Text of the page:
In this 20th anniversary year of Glyndebourne, acclaimed director Tom Cairns returns to the festival, not only to put his own inimitable mark on one of the best loved operas in the repertoire, but to introduce audiences to the first new production Glyndebourne has seen in over 25 years.
With the critics ready to pounce, Cairns hasn’t attempted a controversial update, as he explained in a recent interview: “I just engage with the drama emotionally, as I think Verdi did, and I’m approaching it in what I hope is a simple, human way that will tug at the heart–strings.” He has created a timeless space and one which invites the audience to draw from their own imagination.
Russian soprano Venera Gimadieva makes an astonishing Glyndebourne début (ahead of starring at the Royal Opera House) as Parisian courtesan Violetta Valéry, one of the most important and tragic opera heroines, and based on the Alexander Dumas novel about a fallen woman, La dame aux camélias. Glyndebourne is a very special place, and the magic of enjoying opera on a glorious summer’s day was made all the more unique by seeing the birth of a true opera star; from the Brindisi to the final aria, this Violetta was utterly riveting.
When one considers that American tenor Michael Fabiano, cast as Alfredo, is also making his first appearance at Glyndebourne, you begin to realise how brave, and yet how flawless this production is. Perhaps it is all the more electrifying as a result of these two relatively unknown leads. Fabiano certainly doesn’t disappoint vocally, yet he plays the love-struck Alfredo Germont coolly rather than hot-headedly as you might expect.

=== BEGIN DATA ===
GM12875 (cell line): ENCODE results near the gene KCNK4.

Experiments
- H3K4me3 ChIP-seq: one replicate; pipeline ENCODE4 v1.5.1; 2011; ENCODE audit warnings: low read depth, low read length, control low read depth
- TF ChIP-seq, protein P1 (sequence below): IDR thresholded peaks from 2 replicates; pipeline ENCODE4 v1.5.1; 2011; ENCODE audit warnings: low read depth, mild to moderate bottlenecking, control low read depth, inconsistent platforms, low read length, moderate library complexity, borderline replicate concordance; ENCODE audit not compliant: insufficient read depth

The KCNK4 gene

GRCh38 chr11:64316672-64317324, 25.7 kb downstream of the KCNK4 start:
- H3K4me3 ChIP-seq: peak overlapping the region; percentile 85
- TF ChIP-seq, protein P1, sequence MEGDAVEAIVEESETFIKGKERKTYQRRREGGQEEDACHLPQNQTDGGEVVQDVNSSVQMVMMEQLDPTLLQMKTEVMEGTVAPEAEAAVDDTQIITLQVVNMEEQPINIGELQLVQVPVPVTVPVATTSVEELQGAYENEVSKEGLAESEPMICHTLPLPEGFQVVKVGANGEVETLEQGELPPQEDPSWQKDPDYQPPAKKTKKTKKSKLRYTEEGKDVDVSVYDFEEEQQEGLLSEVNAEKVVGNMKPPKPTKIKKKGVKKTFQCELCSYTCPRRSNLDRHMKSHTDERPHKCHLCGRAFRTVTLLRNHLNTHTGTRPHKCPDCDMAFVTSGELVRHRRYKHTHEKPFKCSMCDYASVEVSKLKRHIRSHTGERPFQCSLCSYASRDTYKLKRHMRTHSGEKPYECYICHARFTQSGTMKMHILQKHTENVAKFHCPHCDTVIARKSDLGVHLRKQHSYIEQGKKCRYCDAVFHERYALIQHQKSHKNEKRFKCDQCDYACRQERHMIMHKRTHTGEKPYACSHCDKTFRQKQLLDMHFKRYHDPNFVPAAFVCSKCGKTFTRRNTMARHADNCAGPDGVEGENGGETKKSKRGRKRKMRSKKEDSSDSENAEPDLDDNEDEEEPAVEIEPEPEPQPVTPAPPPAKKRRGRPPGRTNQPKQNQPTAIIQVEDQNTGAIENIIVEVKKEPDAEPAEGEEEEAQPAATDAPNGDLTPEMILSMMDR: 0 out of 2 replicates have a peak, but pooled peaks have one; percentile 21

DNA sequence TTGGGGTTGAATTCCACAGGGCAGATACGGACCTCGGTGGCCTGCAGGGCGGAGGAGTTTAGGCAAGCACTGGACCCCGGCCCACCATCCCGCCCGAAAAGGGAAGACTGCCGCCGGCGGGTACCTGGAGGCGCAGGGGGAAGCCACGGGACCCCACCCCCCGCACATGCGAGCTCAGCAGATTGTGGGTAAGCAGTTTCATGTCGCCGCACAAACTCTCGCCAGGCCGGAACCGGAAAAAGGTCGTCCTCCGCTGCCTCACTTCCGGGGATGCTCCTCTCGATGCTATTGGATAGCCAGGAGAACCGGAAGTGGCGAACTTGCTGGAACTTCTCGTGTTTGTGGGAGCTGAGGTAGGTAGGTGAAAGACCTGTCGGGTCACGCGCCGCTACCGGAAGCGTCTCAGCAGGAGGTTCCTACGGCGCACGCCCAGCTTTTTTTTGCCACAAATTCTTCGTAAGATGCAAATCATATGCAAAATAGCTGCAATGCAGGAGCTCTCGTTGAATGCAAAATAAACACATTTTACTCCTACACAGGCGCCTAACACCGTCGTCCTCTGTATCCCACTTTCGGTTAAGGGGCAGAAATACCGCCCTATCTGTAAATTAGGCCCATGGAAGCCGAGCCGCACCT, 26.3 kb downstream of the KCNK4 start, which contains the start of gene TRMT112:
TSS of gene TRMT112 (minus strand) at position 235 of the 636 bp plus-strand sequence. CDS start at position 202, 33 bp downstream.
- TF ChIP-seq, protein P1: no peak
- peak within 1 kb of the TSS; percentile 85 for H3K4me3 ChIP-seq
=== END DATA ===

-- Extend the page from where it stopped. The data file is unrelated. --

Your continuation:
As the plot unravels with Alfredo declaring his love for Violetta, a relationship doomed from the start, both leads are robustly supported by the rest of the cast and chorus, with Tassis Christoyannis as Alfredo’s father Giorgio particularly memorable in later persuading Violetta to give up her relationship with his son for the sake of the family’s reputation.
My only bugbear is that the Glyndebourne Chorus stand too rigidly to be convincing as men and women at a party, and better choreography would greatly improve the naturalness of some of the larger scenes. It is the only element of this modern reworking which makes one miss a Belle Époque setting and the swagger of nineteenth century society.
Whilst the libretto refers to horses and carriages, Hildegard Bechtlerand’s set looks partly modern and partly 19th century; it’s an intriguing and unexpected combination that allows us to focus more on the unfolding love story than the typically fussy Victorian setting in which the opera was originally staged. Surely even the most traditionalist opera-buff would find it hard to criticize something so successful and sympathetic?
Not only is Alfredo’s father violently opposed to the match, soon it’s revealed Violetta is suffering from a unspecified terminal illness. Without meaning to sound callous, for the purposes of staging, this is an improvement on the usual tuberculosis, as our heroine is never reduced to holding a hanky to her mouth. A spluttering soprano is never a good look, especially when the soprano happens to be in such fine voice on her deathbed. Venera plays Violetta perfectly; as a woman resigned to part from her lover, who breaks down in the final act, and on facing death alone.
It was a huge privilege to see Sir Mark Elder conducting the London Philharmonic Orchestra, who added his own individual style and heightened the contrast between the big bold numbers of the score and those bursting with tenderness and melancholy. If Verdi himself had been leading the musicians it could hardly have been more exquisite. Put simply, it would be a crying shame to miss this glorious production, and you don’t have to – Glyndebourne is partnering with Picturehouse Cinemas for the fifth consecutive year and will screen La traviata on Sunday 10 August at 5.30pm live from the festival.
La traviata at Glyndebourne, Sussex until 23 August 2014. Live streaming to UK cinemas on 10th August 2014. For more information visit the website.